Since the publication of J.K. Rowling’s first book, Harry Potter mania has taken the nation by storm.  And as it turns out, college campuses are no exception. In a light-hearted opinion piece for the New York Times, Oregon high school senior Lauren Edelson recounts her recent experiences while on a college tour of legendary institutions like Harvard, Dartmouth, and Middlebury College. “It turns out, they’re all a little bit like Hogwarts — the school for witches and wizards in the Harry Potter books and movies,” she writes. “Or at least, that’s what the tour guides kept telling me.” She goes on to explain how the Harvard tour guide compared the freshman dining hall to Hogwarts’s Great Hall. At Middlebury, Edelson discovers that students play a flightless version of the Quidditch game, complete with broomsticks. And the list goes on. What to make of all this Harry Potter talk? Edelson contends that colleges are trying too hard to convince students that their campuses will fulfill student fantasies. “I care about diversity and need-blind financial aid — and, of course, the social life. But I don’t care about what percentage of the student body runs around on broomsticks,” she writes, and then adds. “They’re selling the wrong thing. And my friends and I won’t be fooled. After all, Harry Potter is frozen in high school, and we’re growing up.”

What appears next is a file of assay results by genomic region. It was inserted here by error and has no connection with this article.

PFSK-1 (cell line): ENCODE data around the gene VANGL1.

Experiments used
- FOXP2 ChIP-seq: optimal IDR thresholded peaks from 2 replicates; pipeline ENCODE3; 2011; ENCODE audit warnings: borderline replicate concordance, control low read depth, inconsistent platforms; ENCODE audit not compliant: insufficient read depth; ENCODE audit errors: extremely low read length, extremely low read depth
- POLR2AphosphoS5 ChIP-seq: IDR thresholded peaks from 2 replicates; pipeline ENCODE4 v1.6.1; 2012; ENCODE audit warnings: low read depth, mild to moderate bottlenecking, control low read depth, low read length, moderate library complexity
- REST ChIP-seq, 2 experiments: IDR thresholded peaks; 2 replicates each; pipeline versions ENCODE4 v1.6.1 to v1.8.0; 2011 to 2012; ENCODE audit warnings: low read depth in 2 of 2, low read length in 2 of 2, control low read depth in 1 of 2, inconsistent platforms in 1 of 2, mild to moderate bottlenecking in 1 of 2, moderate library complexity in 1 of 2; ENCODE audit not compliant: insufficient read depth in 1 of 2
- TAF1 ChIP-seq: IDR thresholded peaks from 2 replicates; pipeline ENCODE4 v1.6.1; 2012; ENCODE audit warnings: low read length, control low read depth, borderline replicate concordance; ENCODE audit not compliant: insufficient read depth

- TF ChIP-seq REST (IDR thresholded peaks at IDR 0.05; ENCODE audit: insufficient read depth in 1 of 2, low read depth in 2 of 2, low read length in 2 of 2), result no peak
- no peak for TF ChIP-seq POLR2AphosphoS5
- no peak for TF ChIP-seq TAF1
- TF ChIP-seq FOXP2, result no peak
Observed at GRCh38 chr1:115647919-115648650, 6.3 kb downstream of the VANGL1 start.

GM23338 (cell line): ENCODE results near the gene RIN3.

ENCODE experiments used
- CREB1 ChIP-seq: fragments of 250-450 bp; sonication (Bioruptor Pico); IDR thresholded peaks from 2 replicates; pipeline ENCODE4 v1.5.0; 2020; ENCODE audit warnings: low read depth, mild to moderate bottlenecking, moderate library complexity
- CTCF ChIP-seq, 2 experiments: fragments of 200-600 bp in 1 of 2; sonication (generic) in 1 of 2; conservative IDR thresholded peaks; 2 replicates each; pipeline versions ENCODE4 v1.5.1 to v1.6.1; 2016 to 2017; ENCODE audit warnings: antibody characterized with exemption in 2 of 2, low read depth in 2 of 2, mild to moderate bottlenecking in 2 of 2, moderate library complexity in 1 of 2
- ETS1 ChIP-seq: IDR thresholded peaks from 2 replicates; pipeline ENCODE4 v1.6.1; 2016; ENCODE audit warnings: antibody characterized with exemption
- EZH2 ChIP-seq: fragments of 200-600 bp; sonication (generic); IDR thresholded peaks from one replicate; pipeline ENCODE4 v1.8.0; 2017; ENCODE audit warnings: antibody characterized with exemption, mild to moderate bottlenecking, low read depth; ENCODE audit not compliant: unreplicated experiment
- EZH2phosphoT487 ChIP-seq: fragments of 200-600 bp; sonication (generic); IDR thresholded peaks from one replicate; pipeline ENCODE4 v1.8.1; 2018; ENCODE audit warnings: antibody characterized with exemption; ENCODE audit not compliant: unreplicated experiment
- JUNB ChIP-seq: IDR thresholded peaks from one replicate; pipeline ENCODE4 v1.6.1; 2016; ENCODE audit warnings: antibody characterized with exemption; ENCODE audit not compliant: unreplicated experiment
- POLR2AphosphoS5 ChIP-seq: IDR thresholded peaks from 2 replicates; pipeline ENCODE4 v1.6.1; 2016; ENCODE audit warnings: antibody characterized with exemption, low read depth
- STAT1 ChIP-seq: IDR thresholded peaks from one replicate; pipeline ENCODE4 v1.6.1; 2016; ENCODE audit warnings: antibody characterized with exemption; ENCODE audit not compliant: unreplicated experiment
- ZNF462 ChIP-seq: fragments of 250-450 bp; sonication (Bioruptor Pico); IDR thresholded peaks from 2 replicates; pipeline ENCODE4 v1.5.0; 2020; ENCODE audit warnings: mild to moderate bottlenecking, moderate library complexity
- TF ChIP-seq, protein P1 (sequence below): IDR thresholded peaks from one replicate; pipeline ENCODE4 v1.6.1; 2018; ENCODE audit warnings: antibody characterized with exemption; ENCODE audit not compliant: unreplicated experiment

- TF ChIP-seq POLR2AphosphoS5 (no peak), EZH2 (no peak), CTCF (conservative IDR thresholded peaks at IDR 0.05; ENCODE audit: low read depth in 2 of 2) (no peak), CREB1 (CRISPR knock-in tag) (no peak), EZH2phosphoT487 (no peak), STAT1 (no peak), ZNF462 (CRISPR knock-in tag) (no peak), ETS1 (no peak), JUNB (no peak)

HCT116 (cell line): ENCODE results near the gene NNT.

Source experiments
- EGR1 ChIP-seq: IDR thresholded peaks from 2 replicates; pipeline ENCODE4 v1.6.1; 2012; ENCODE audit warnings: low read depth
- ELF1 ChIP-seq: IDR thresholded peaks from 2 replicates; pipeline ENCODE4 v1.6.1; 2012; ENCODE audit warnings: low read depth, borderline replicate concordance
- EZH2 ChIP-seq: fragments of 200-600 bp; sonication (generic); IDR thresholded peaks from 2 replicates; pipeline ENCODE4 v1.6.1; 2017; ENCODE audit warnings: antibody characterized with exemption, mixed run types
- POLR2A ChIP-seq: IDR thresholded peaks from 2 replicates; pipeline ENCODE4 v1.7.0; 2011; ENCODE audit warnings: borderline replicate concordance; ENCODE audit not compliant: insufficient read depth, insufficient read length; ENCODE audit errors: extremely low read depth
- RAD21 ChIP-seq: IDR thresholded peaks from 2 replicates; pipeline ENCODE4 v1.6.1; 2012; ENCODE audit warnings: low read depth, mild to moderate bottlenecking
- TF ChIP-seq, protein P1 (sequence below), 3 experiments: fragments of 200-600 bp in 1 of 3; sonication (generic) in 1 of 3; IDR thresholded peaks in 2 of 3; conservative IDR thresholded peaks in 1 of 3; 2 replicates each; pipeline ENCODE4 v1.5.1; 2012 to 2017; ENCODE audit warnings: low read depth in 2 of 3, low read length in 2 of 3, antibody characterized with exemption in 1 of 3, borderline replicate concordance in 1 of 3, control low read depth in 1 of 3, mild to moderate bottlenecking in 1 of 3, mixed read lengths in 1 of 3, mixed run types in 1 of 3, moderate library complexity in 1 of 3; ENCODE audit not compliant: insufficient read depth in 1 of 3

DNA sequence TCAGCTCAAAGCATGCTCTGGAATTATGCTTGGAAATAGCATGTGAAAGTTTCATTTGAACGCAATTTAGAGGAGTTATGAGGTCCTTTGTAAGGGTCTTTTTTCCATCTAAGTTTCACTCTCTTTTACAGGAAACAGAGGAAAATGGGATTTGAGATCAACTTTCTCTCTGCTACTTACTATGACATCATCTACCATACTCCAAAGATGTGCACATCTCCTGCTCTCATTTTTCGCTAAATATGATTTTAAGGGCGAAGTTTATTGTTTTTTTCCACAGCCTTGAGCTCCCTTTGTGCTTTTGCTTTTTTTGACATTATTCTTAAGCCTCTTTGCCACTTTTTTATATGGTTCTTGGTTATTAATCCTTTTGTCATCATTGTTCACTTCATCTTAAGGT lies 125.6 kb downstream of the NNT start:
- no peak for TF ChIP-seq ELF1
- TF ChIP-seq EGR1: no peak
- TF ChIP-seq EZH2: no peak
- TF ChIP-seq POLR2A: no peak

One Comment

Rod Abhari says:

I disagree with Edelson’s opinion of Hogwarts and colleges. Personally, I romanticize the magical atmosphere of Hogwarts, and know several other people who do as well. Giving college a “hogwartian” atmosphere is certainly not a deterring factor for us, as it gives us something to relate with colleges besides the alien idea of independence.